1. Entertainment and Learning:
  • Media Consumption: Smartphones provide access to a vast array of entertainment options, including streaming services, audio and e-books, and online games, offering seniors new ways to enjoy their leisure time.
  • Lifelong Learning: Educational apps and online courses enable older adults to pursue new interests and hobbies, fostering continuous learning and cognitive engagement.

Overcoming Barriers

While the benefits are clear, barriers to smartphone adoption among the elderly remain. These include:

  • Health professionals dated beliefs and practices: Ageism in healthcare can lead to dangerous generalizations which have the effect of withholding needed digital tools from elderly patients. Clinicians may be reluctant or unprepared to offer digital options thinking the elderly are unwilling or unable to use new technology. We have seen this objection raised often to QliqSOFT. Individuals are often surprised to learn about high elderly smartphone adoption rates and successful initiatives targeted to the elderly.  
  • Broadband access and cell coverage:  Past infrastructure programs have brought electricity and roads to rural areas. The modern equivalent today is laying fiber optic cable in remote areas. The Broadband Equity, Access, and Deployment (BEAD) Program, created under the Infrastructure Investment and Jobs Act, passed in November of 2021, provides grants to states for broadband expansion to provide accessible, high-speed Internet, especially to rural communities where the population density makes fiber optic expansion too expensive for for-profit companies to fund.
  • Fear of Technology: Some seniors may initially feel intimidated by new technology. Overcoming this fear often requires patience, encouragement, and support from family members or community programs that offer to help seniors learn or troubleshoot issues they may be experiencing.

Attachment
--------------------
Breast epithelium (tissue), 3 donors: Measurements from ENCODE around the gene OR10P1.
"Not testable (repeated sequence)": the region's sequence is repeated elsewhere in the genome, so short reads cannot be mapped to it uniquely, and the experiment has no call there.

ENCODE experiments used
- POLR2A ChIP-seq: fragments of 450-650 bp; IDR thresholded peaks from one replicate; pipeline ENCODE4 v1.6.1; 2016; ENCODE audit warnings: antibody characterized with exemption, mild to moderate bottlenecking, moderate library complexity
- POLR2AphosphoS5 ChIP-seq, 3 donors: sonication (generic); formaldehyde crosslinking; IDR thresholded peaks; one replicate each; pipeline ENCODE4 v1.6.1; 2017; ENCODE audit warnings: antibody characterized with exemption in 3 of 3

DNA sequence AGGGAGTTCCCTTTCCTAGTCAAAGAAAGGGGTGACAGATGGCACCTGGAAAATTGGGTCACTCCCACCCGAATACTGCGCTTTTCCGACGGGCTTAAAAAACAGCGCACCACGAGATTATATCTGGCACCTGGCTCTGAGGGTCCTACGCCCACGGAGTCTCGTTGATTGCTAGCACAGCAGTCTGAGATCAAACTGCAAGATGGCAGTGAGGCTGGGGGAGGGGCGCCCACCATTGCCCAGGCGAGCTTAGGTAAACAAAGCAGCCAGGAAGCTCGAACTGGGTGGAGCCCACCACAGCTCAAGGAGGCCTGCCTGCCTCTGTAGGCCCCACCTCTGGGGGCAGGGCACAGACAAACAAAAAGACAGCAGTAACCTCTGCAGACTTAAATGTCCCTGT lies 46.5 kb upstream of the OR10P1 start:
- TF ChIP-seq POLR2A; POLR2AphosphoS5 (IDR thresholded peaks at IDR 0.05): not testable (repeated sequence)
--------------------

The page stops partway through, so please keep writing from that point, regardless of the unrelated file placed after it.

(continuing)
• Cost Concerns: The price of smartphones and data plans can be prohibitive for some older adults. However, budget-friendly options, resale markets selling used devices, and subsidized programs are becoming more available. Increasingly, insurance companies are providing or subsidizing smartphones or tablets for individuals with high-cost, complex conditions.
  • Privacy and Security: Concerns about privacy and the security of personal information can deter seniors from fully embracing smartphones. Education about safe internet practices and robust security features can help alleviate these worries.

The Future of Smartphone Use Among Seniors

As technology continues to evolve, so will how seniors interact with it. Digital savvy consumers will age, continuing to reduce barriers to use. Future developments may include even more intuitive interfaces, personalized health monitoring tools, and enhanced virtual reality experiences for social and recreational purposes.  

Policymakers and technology companies must prioritize the needs of older adults, ensuring that advancements in technology remain inclusive and accessible. By doing so, they can help seniors maintain their independence, stay connected with loved ones, and enjoy a higher quality of life.


The growing adoption of smartphones among the elderly is a testament to the versatility and accessibility of modern technology. As seniors increasingly integrate these devices into their daily lives, they are discovering new ways to stay connected, manage their health, and engage with the world around them. With continued support and innovation, the potential for smartphones to enhance the lives of older adults is boundless, promising a future where technology serves as a bridge to a more connected and fulfilling life for seniors everywhere.

The Author
Bobbi Weber

Bobbi is a lifelong learner who is passionate about enabling healthcare transformation. She has 20+ years of healthcare experience in care delivery, consulting, healthcare IT, and market strategy.